What’s New in Adolescent Bariatric Surgery?

Recently the American Academy of Pediatrics released guidelines endorsing, and advocating for, earlier access to weight loss surgery for teens with severe obesity.

Is bariatric surgery right for your family? Melissa Santos, PhD, from Connecticut Children’s bariatric team joins the blog to answer your questions.

What’s changed in the new weight loss surgery guidelines?

The new guidelines allow more youth to qualify for bariatric surgery. Now, youth generally qualify for bariatric surgery when their Body Mass Index (BMI) is between 35 and 39 and they have another health condition such as diabetes or high blood pressure, or when their BMI is at or above 40. The Centers for Disease Control and Prevention has an easy-to-use tool to calculate you or your child’s BMI.

The new guidelines also allow programs to consider youth for surgery as young as age 10 – and sometimes younger.

What does weight loss surgery involve?

Weight loss surgery is a long-term commitment – it is not a quick fix.

For the surgery to take place, the youth and family must meet with the entire bariatric team of medical and surgical providers, psychologists, dietitians and physical therapists for many months leading up to the procedure. They have to make changes before surgery to their eating and activity, and we as a team have to make sure we feel they are ready for surgery.

As for the actual surgery, Connecticut Children’s performs the laparoscopic sleeve gastrectomy. That’s where surgeons remove about 75% of the stomach out of the body.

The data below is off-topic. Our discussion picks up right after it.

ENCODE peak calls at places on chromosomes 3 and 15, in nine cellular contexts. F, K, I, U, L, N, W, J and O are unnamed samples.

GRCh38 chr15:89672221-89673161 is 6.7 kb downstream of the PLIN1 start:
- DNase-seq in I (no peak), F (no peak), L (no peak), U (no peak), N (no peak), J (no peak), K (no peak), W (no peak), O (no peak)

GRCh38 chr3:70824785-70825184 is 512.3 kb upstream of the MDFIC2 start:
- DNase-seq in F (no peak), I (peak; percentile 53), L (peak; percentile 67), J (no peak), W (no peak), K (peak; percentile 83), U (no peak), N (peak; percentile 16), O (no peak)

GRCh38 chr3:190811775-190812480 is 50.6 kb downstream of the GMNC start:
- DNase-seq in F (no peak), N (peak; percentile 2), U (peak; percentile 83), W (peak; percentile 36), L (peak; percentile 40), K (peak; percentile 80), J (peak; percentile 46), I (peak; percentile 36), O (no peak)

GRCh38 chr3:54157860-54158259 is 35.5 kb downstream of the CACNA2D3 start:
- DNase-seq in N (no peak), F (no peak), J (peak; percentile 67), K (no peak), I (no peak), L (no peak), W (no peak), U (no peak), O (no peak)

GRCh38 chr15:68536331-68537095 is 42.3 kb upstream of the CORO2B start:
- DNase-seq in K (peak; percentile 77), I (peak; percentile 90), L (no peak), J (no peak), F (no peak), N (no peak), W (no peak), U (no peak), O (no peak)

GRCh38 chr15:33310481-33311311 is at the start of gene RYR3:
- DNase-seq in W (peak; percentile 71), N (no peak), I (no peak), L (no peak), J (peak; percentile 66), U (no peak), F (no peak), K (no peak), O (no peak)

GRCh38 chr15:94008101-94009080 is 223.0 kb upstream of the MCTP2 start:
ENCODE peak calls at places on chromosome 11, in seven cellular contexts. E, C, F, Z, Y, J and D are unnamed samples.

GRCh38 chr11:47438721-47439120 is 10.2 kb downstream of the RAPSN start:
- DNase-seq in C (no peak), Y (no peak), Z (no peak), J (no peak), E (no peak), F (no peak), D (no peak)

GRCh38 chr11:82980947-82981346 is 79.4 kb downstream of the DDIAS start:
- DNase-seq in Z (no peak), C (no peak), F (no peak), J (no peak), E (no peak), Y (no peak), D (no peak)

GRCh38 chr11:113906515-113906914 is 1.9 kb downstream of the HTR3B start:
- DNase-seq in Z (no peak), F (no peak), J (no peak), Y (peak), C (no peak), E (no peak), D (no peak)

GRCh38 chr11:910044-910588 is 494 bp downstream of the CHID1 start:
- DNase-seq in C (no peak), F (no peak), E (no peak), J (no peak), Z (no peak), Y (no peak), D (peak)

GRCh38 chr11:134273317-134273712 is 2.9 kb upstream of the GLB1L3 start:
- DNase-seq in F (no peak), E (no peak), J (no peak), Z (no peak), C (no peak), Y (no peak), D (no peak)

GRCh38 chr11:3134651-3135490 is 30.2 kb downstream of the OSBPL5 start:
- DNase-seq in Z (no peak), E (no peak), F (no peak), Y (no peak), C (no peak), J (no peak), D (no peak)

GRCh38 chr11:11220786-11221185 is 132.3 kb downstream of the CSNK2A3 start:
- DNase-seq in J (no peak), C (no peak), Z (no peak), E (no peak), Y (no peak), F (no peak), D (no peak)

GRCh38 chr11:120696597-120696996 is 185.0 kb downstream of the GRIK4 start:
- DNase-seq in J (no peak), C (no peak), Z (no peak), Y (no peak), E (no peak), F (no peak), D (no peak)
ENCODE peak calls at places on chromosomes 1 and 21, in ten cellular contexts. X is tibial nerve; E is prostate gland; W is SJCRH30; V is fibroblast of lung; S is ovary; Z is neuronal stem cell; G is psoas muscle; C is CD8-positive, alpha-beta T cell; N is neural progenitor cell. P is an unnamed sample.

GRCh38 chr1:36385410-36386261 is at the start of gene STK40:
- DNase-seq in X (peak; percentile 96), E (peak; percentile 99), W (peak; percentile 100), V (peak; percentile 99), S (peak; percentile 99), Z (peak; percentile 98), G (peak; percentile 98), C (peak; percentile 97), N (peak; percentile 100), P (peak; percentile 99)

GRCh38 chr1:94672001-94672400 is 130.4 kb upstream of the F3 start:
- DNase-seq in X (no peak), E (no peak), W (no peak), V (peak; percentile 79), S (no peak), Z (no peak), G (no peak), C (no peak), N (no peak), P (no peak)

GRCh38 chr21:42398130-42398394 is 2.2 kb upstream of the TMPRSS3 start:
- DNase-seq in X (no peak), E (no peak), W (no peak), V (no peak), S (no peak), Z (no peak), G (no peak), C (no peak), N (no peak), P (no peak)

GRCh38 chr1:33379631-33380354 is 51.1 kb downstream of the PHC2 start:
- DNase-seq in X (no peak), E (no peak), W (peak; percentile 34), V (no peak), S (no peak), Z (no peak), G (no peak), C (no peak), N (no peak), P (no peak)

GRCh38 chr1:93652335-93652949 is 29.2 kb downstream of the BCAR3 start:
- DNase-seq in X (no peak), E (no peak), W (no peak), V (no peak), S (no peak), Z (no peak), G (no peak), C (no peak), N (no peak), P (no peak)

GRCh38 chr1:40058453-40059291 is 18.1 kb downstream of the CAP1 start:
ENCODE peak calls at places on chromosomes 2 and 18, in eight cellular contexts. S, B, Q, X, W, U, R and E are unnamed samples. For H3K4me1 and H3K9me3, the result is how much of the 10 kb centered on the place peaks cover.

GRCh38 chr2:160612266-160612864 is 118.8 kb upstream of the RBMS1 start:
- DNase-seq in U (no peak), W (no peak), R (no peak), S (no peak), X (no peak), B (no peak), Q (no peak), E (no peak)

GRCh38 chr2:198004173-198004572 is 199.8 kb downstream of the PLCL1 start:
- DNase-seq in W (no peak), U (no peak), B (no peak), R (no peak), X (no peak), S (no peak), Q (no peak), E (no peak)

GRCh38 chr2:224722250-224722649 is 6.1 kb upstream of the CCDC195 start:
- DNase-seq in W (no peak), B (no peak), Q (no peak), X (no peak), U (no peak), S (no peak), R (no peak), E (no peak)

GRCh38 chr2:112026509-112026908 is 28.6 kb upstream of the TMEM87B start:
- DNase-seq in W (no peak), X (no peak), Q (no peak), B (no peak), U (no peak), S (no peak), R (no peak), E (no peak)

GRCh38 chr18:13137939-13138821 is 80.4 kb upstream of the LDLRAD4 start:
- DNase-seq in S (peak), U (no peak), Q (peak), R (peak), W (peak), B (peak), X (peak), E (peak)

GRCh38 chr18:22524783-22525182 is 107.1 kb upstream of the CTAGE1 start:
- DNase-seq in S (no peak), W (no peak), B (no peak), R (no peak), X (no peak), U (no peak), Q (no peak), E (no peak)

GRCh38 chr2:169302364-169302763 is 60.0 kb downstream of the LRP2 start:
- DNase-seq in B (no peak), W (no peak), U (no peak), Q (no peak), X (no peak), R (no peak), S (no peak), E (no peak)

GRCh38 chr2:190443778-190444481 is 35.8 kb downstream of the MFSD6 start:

The patient doesn’t get rid of us after surgery, either. We’ll continue to see them for at least 5 years before transitioning to an adult program.

Who should have surgery?

Any youth who meets the BMI requirements and feels they have worked really hard to make changes but still can’t lose weight should contact us. Even if surgery isn’t the best option, we have other options to help. Those who have a condition like diabetes or sleep apnea or have been told they have fatty liver should also consider surgery, as research shows that youth can eliminate these symptoms after surgery.

Can I or my child meet other youth having surgery?

Yes! We require every youth in our program to attend support group each month, where they can meet other children and adolescents preparing for surgery, as well as those who have already had surgery.

I know an adult who had surgery and had a lot of complications or regained all their weight. Will that happen to me or my child?

One of the reasons there’s been a greater push for people to have bariatric surgery at younger ages is because research suggests it’s safer than having the surgery at an older age, when other medical conditions are more likely to be present.

Again, weight loss surgery is not a quick fix. Each patient has to do a lot of work to maintain healthy eating and activity patterns after surgery, or they may regain weight.

My family is interested. What do we do next?

Contact us with your questions at 860.837.6717 or obesity@connecticutchildrens.org.

If you are interested in bariatric surgery, you’ll need to complete our online information session to get started. There, you’ll learn more about bariatric surgery. Once you’ve completed the online presentation, we’ll receive a notification to contact you to discuss the next steps.

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